Boeing 737 MAX: Is the new airplane safe? | News | DW | 11.03.2019
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Boeing 737 MAX: Is the new airplane safe?

Plane crashes are rare. Crashes involving brand-new aircraft are even rarer. Yet one of Boeing's newest aircraft models has crashed twice within two years of its launch.

The Ethiopian Airlines crash that killed all 157 people on board on Friday was the second fatal crash involving a Boeing 737 MAX 8 within the past six months. In October, a Lion Air flight crashed shortly after taking off from Jakarta, Indonesia, killing all 189 passengers and crew.

The two incidents have raised concerns about the MAX, which Boeing launched less than two years ago. Here is what we know about the aircraft and the two crashes it has been involved in.

What is the Boeing 737 MAX?

The MAX is the latest version of Boeing's highly successful twin-engine 737 aircraft. The newest model is more fuel-efficient than its predecessors and comes in four variants: the MAX 7, MAX 8, MAX 9 and MAX 10. The variants can transport between 138 and 204 passengers and are designed for short- and medium-haul flights. Previous versions of the 737 are considered some of the most reliable commercial aircraft in use.

Read more: Lion Air: Indonesia finds cockpit voice recorder from crashed jet

Watch video 01:31

No survivors in Ethiopian Airlines crash

Which airlines have them?

Boeing has delivered some 350 MAX aircraft since Malaysia-based Malindo Air took the first delivery in May 2017. More than 60 airlines around the world have ordered a total of 5,000 MAX aircraft so far. Major European customers include low-budget airlines Ryanair and Norwegian.

What happened to Ethiopian Airlines Flight 302?

Ethiopian Airlines says it still needs to investigate what caused the crash. According to the carrier, the 737 MAX 8 took off in clear weather at 8:38 a.m. local time (0538 UTC). Six minutes later, it plunged into a field about 50 kilometers (31 miles) south of Addis Ababa.

Shortly before the crash, the pilot told air traffic control that he had difficulties and was given clearance to return to Bole International Airport. An eyewitness told AFP news agency that the plane was already on fire before it hit the ground.

Ethiopian Airlines' CEO said the airplane had flown from Johannesburg, South Africa, earlier on Sunday without any incidents. The aircraft had collected some 1,200 hours of flight time since Boeing delivered it in November.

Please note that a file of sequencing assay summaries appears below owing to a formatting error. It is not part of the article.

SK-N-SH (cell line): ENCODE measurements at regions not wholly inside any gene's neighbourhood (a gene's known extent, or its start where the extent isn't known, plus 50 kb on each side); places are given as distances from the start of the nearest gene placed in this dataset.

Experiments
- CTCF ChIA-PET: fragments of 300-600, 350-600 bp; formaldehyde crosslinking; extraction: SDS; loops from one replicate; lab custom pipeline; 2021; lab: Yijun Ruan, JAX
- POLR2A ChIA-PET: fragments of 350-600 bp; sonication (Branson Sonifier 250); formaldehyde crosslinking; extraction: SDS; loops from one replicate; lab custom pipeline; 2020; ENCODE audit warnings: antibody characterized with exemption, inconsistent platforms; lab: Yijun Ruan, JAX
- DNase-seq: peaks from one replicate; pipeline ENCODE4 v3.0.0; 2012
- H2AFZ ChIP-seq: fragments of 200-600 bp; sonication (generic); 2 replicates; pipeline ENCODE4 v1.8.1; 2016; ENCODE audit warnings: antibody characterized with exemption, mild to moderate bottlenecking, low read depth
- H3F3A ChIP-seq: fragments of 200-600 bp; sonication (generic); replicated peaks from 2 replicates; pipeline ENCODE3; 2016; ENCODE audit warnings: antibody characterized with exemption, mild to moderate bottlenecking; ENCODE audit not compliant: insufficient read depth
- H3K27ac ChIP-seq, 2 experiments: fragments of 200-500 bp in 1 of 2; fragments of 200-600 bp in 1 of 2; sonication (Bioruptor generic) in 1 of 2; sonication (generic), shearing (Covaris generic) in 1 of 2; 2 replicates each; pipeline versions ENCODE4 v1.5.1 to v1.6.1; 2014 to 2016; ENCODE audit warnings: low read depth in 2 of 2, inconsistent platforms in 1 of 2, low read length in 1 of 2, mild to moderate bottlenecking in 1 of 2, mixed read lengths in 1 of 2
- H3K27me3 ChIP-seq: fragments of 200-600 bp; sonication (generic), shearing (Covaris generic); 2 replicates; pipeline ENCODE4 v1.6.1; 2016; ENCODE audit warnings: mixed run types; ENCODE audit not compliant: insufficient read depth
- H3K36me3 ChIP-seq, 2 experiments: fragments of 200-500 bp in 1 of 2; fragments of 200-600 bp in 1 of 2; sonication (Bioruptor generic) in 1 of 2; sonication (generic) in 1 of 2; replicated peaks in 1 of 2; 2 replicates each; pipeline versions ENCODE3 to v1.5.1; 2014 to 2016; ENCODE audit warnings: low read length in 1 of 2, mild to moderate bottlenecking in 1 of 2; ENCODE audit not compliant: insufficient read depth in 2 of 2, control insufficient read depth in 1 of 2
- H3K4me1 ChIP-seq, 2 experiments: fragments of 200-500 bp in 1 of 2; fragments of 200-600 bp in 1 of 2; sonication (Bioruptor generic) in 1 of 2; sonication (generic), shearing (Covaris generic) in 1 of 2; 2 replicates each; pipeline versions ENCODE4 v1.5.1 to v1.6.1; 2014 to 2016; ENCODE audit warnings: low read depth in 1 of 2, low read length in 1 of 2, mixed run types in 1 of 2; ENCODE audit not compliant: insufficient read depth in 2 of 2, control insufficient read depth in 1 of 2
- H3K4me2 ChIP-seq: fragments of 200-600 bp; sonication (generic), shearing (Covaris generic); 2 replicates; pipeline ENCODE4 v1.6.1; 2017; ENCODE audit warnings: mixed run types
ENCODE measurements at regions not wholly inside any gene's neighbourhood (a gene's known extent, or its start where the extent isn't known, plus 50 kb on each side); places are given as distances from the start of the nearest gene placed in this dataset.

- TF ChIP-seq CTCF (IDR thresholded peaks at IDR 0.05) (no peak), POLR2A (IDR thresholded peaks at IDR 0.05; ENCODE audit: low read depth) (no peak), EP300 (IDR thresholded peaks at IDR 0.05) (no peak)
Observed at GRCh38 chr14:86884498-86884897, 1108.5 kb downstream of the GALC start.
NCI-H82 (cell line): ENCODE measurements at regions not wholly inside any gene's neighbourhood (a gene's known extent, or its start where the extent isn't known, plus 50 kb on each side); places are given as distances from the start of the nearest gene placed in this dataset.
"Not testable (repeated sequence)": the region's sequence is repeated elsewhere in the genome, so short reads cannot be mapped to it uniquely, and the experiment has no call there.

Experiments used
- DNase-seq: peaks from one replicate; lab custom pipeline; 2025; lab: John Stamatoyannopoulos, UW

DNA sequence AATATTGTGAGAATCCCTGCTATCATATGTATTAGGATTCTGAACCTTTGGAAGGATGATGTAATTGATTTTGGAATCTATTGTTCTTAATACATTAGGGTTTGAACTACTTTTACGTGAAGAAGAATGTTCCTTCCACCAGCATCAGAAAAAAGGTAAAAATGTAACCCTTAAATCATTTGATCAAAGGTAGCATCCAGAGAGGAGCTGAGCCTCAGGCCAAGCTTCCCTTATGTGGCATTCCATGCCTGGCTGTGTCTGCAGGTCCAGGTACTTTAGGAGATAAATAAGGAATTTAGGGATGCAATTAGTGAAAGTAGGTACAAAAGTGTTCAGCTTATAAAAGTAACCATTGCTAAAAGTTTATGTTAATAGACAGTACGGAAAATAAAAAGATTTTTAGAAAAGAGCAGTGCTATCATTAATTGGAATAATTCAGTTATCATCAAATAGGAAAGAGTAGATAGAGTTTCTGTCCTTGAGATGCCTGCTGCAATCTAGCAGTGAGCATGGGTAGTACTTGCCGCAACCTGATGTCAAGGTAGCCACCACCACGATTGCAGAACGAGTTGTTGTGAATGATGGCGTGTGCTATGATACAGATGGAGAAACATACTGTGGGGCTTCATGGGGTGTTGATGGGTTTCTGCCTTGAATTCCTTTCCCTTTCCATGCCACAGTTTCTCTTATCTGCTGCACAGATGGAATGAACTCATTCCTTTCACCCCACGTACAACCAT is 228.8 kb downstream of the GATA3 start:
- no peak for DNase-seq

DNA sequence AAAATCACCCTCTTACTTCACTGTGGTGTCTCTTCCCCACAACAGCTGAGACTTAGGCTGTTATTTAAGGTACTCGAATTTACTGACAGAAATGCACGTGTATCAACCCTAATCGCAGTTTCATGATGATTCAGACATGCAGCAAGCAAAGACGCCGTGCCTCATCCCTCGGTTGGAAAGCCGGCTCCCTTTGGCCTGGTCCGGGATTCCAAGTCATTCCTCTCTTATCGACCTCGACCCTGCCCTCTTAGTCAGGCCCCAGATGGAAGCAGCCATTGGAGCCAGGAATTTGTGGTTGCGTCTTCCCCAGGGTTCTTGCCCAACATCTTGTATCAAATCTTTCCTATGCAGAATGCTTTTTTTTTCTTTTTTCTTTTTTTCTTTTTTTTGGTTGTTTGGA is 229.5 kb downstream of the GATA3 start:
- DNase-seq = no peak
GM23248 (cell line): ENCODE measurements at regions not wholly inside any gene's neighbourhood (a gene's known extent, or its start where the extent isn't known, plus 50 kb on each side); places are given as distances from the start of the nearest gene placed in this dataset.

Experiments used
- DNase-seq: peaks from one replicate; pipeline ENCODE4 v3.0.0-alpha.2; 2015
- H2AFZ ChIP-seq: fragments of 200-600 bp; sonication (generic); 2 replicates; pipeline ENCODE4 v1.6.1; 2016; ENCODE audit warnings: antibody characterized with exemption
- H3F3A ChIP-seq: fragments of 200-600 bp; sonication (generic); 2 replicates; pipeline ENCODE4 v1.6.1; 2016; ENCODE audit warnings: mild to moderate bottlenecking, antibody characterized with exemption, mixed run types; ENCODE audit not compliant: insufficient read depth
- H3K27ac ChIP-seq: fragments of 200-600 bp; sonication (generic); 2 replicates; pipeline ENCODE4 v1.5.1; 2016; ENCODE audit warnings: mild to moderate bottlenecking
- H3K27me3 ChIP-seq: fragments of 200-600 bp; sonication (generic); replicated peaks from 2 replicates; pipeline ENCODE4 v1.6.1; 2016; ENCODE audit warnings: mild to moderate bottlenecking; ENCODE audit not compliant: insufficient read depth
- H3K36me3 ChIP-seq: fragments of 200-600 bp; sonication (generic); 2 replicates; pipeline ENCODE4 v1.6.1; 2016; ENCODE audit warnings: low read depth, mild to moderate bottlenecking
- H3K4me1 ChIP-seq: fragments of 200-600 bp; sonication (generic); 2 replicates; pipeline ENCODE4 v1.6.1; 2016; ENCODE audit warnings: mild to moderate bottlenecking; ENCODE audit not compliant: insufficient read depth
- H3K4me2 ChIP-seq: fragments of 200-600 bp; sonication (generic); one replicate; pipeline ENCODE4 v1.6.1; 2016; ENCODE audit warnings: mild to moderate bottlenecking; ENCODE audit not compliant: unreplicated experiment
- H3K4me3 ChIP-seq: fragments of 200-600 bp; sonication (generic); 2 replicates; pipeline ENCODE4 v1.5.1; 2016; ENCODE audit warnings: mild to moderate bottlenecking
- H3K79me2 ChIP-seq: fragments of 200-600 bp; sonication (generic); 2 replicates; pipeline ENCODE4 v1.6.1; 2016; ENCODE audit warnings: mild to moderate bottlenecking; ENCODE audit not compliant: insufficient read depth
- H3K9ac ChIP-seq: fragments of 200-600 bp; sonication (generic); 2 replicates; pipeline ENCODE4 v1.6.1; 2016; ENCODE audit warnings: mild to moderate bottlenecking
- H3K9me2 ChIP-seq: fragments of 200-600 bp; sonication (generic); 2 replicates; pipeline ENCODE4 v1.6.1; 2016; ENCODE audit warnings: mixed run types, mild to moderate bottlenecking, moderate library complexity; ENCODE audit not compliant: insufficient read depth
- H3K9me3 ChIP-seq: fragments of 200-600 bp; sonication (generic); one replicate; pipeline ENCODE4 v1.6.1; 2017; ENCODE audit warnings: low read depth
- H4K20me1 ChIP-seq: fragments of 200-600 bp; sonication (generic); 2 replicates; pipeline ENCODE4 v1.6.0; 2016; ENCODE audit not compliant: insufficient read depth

What happened to Lion Air Flight 610?

The 737 MAX 8 crashed into the Java Sea about 12 minutes after taking off in relatively clear weather from Jakarta at 6:20 a.m. local time (UTC 2320). Officials said the pilots had requested to return to the airport only two to three minutes into the flight.

Flight tracking service Flightradar24 reported that the airplane's speed and altitude had been erratic throughout the ascent. Air crash investigators have not yet completed a final report, but they noted that the aircraft had suffered from problems with its airspeed indicators in the days before the crash.

Lufthansa Boeing 737-100 (picture-alliance/dpa/Lufthansa)

The first version of the 737 entered service in 1968

During the airplane's penultimate flight, a pilot issued the second-highest warning amid problems with a system that prevents the aircraft from stalling. Those issues convinced Indonesian investigators that the plane "was not airworthy."

Lion Air received the doomed aircraft in August. By the time it crashed, it had 800 hours of flight time.

Did the MAX have problems before the Lion Air crash?

Boeing briefly halted all test flights of all MAX aircraft in May 2017 after identifying a potential problem with the engines. The company said it had resolved the issue 10 days later.

What's Boeing's response been?

Boeing is working with Indonesian authorities investigating the Lion Air crash and has vowed to send a team to Ethiopia to help the probe into Friday's incident.

After the Lion Air crash, the company sent a warning to airlines that the 737 MAX could automatically point its nose down in response to faulty data from its sensors. Boeing said pilots could alleviate the problem by temporarily shutting down the system responsible for the response.

Pilots at US-based airlines Southwest and American protested that they were not completely informed about the system. But the company says it has given complete operating details to all airlines.

amp/aw (AP, Reuters)

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